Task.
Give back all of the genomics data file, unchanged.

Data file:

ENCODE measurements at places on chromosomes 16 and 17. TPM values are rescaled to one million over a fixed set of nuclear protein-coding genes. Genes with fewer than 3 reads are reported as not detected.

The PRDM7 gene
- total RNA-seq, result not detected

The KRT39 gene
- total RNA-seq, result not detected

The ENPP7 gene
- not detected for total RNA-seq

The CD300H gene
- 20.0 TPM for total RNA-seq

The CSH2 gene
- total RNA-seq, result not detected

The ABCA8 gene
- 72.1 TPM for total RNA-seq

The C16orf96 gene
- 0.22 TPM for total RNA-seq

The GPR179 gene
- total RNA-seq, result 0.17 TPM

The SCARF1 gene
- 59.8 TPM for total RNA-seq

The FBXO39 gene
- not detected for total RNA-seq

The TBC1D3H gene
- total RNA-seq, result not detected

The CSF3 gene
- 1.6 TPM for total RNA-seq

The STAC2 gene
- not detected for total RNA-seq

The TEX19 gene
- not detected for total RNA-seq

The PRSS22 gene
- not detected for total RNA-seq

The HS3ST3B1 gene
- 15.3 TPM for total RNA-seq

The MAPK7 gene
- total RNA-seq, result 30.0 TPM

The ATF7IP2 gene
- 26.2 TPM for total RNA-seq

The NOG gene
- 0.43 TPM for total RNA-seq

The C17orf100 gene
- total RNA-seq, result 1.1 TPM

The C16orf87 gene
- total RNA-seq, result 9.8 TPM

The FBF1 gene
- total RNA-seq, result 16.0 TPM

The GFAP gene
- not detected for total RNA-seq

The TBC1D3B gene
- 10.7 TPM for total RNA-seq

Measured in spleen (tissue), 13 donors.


ENCODE measurements at places on chromosomes 16 and 17. TPM values are rescaled to one million over a fixed set of nuclear protein-coding genes. Genes with fewer than 3 reads are reported as not detected.

The PRDM7 gene
- total RNA-seq, result not detected

The KRT39 gene
- total RNA-seq, result not detected

The ENPP7 gene
- not detected for total RNA-seq

The CD300H gene
- 20.0 TPM for total RNA-seq

The CSH2 gene
- total RNA-seq, result not detected

The ABCA8 gene
- 72.1 TPM for total RNA-seq

The C16orf96 gene
- 0.22 TPM for total RNA-seq

The GPR179 gene
- total RNA-seq, result 0.17 TPM

The SCARF1 gene
- 59.8 TPM for total RNA-seq

The FBXO39 gene
- not detected for total RNA-seq

The TBC1D3H gene
- total RNA-seq, result not detected

The CSF3 gene
- 1.6 TPM for total RNA-seq

The STAC2 gene
- not detected for total RNA-seq

The TEX19 gene
- not detected for total RNA-seq

The PRSS22 gene
- not detected for total RNA-seq

The HS3ST3B1 gene
- 15.3 TPM for total RNA-seq

The MAPK7 gene
- total RNA-seq, result 30.0 TPM

The ATF7IP2 gene
- 26.2 TPM for total RNA-seq

The NOG gene
- 0.43 TPM for total RNA-seq

The C17orf100 gene
- total RNA-seq, result 1.1 TPM

The C16orf87 gene
- total RNA-seq, result 9.8 TPM

The FBF1 gene
- total RNA-seq, result 16.0 TPM

The GFAP gene
- not detected for total RNA-seq

The TBC1D3B gene
- 10.7 TPM for total RNA-seq

Measured in spleen (tissue), 13 donors.